Connectivity is essential to every component in this arrangement, from VR to data collection and exoskeleton functionality. VR enabled by 5G provides flexibility in its use for visualization therapy as well as a more cost effective solution when compared with wired VR kits. Once 5G reaches a point of ubiquity, people living with lower extremity paralysis could potentially use an exoskeleton to get from point A to point B.
AI Wheelchair Enhancements
For people who are reliant on wheelchairs, the potential begins with innovative wheelchair functions being enabled by 5G's continuous connectivity and the vast number of devices communicating on the Internet of Things (IoT). Assistive technologies like facial expression or head-movement wheelchair navigation and voice-activated wheelchair retrieval enables a level of independent living that previously would have been thought impossible.
Dr. Sirlantzis points out that the coming connected wheelchair will have intelligent, autonomous 3D mapping, the ability to detect events, scan the environment, geotag and upload to the cloud. These capabilities will facilitate communication with another wheelchair user who is coming to the same point of obstruction in hopes of enabling them to avoid it. For those types of connected capabilities, the ultra-reliable, low latency performance characteristics of a 5G network will be essential.
Brain-Computer Interface (BCI)
Researchers at Duke University combined VR technology, exoskeleton potential and a brain-computer interface to enable a Brazilian man who is paralyzed from his chest down to walk independently.7 In fact, the man did so in front of an international audience at the start of the 2014 World Cup.8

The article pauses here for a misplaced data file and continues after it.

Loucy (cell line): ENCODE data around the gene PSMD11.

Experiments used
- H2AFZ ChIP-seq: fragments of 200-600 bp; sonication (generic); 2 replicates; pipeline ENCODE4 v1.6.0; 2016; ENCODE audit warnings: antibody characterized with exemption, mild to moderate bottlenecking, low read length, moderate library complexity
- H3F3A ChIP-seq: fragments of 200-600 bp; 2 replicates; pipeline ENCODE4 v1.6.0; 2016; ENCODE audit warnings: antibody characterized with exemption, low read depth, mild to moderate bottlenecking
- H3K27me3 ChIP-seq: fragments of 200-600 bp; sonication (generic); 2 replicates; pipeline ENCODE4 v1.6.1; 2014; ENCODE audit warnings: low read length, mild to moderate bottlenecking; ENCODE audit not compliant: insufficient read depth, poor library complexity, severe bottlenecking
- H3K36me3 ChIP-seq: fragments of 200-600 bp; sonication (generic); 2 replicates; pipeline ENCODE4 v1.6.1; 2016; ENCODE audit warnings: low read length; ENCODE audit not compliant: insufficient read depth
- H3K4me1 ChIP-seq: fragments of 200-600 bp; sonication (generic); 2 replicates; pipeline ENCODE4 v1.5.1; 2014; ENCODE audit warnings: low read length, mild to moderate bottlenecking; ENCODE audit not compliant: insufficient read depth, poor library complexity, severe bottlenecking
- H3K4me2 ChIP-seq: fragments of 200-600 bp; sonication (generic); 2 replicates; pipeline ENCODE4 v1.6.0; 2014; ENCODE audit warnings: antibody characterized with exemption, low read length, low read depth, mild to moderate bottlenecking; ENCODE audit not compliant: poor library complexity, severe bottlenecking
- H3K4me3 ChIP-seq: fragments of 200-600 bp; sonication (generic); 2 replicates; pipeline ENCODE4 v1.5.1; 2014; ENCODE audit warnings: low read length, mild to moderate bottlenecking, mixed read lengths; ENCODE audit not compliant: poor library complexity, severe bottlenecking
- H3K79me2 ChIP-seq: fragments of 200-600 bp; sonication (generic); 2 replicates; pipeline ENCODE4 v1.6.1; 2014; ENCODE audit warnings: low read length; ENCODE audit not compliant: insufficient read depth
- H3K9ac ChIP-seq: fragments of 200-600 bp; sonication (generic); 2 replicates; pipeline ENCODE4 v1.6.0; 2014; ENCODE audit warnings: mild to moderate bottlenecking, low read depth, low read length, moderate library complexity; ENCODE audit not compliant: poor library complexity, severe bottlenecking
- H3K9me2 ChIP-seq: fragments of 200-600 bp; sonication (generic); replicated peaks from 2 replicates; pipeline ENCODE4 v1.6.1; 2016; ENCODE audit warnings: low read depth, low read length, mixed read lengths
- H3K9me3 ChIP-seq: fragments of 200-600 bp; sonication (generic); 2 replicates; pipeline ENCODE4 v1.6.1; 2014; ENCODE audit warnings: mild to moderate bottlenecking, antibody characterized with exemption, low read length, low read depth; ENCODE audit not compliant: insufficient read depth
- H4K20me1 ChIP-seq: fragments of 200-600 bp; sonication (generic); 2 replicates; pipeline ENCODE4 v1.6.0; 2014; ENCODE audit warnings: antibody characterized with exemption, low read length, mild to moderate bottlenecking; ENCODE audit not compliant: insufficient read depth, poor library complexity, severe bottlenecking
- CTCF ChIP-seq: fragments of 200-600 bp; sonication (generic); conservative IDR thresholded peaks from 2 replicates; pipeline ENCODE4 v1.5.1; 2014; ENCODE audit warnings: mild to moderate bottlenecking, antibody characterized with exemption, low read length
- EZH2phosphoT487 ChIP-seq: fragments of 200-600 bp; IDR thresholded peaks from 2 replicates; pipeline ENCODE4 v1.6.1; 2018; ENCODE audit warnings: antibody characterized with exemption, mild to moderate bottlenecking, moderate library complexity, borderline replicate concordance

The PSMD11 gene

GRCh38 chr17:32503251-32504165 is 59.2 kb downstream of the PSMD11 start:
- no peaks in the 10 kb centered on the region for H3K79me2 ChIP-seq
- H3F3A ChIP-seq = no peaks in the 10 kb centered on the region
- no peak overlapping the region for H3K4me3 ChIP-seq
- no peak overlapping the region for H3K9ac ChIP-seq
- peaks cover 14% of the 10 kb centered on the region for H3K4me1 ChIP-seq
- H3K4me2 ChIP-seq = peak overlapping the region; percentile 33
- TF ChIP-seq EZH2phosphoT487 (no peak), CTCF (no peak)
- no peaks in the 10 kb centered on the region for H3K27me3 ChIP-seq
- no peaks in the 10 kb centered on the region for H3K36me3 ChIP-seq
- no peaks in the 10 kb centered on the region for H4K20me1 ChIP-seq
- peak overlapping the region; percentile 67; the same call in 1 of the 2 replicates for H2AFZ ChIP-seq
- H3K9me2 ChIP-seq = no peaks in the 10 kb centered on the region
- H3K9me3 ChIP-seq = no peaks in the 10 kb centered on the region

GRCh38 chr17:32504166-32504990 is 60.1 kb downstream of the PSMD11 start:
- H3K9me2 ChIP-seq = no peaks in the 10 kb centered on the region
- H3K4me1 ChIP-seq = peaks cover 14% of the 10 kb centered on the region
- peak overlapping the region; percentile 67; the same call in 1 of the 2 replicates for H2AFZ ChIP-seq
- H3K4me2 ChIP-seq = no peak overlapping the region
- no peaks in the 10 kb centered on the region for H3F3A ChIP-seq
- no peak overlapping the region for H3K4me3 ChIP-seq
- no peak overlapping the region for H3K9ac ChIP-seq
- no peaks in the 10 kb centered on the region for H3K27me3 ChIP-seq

At an elementary level, it worked like this: The person living with paralysis used virtual reality to learn the haptic tactile feedback display that operated the exoskeleton. In other words, he learned to control the legs of his avatar in the VR world using only his mind. That's where the BCI enters. A brain-computer interface (BCI) uses hardware and software to enable a person's brain signals (EEG) to control a computer or machine.
Once the subject learned to control his avatar's legs with his mind, the transition to operating the exoskeleton's robot legs was relatively easy. The exoskeleton itself communicated tactile feedback to the brain allowing the man to sense when his "legs" were extended or his "feet" were touching the ground.
If ever there was an instance where continuous connectivity was essential, it would be when a person needed their brain and their robotic legs to stay in communication. BCI isn't limited to the human brain communicating with exoskeletons. With 5G, a world of innovative options that enable more independent living for stroke and spinal cord injury patients in the world at large may be possible.
With 5G chips, network equipment, and mobile devices and a foundation of years of 5G research and development, Samsung is working tirelessly to bring 5G to full fruition.9 5G will be the technology infrastructure that enables more possibilities than ever imagined. It will provide continuous connectivity, high speeds and low latency to advance assistive technologies and enable new innovations that will enhance mobility, improve pain management and broaden opportunities for individuals with mobility challenges.